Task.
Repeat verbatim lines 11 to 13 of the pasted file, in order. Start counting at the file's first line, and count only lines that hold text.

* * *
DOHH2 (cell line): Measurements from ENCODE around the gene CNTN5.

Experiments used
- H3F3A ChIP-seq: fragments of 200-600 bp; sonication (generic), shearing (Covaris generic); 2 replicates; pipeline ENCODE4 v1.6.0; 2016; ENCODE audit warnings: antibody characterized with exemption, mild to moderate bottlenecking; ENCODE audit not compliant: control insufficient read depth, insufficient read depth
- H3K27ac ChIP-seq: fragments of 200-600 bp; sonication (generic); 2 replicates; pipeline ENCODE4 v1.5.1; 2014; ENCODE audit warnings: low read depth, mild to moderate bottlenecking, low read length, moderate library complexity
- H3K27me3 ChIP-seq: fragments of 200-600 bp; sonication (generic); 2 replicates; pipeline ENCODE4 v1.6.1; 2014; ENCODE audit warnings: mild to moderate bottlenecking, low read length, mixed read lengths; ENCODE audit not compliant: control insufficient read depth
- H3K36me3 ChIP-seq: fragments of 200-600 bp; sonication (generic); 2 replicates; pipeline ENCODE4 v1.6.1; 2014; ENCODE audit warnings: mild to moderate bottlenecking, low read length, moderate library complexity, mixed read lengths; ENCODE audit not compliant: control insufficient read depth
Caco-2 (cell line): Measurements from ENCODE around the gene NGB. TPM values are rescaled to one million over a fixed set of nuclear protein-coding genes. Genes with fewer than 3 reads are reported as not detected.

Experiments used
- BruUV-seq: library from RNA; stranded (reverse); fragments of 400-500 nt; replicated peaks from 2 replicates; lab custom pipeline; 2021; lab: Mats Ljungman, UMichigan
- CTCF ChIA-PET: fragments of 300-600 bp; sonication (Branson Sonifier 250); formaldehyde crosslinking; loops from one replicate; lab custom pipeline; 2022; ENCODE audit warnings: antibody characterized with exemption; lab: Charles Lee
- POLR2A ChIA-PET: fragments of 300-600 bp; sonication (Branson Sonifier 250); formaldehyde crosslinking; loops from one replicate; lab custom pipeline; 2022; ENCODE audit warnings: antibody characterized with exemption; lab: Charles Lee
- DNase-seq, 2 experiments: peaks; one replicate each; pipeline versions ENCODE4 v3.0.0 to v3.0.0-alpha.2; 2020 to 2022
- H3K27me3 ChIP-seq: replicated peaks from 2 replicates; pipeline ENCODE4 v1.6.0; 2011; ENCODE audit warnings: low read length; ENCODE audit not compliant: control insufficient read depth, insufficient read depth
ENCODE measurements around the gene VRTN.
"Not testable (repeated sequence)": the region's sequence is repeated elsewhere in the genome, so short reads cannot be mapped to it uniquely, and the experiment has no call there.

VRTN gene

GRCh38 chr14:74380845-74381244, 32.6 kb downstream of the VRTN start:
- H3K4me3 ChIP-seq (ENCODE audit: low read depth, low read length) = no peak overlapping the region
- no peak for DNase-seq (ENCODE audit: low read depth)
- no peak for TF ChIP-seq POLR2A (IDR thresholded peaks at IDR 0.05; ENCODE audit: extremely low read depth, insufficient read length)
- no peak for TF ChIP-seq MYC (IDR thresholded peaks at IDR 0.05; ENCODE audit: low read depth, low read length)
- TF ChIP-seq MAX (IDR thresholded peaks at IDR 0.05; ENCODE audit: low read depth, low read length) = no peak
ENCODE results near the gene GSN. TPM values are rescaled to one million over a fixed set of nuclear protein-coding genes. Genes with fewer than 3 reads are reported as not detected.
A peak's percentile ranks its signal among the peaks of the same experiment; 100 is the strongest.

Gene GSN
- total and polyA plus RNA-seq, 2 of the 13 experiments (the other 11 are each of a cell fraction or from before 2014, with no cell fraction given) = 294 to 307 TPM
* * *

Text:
- POLR2A ChIA-PET: fragments of 300-600 bp; sonication (Branson Sonifier 250); formaldehyde crosslinking; loops from one replicate; lab custom pipeline; 2022; ENCODE audit warnings: antibody characterized with exemption; lab: Charles Lee
- DNase-seq, 2 experiments: peaks; one replicate each; pipeline versions ENCODE4 v3.0.0 to v3.0.0-alpha.2; 2020 to 2022
- H3K27me3 ChIP-seq: replicated peaks from 2 replicates; pipeline ENCODE4 v1.6.0; 2011; ENCODE audit warnings: low read length; ENCODE audit not compliant: control insufficient read depth, insufficient read depth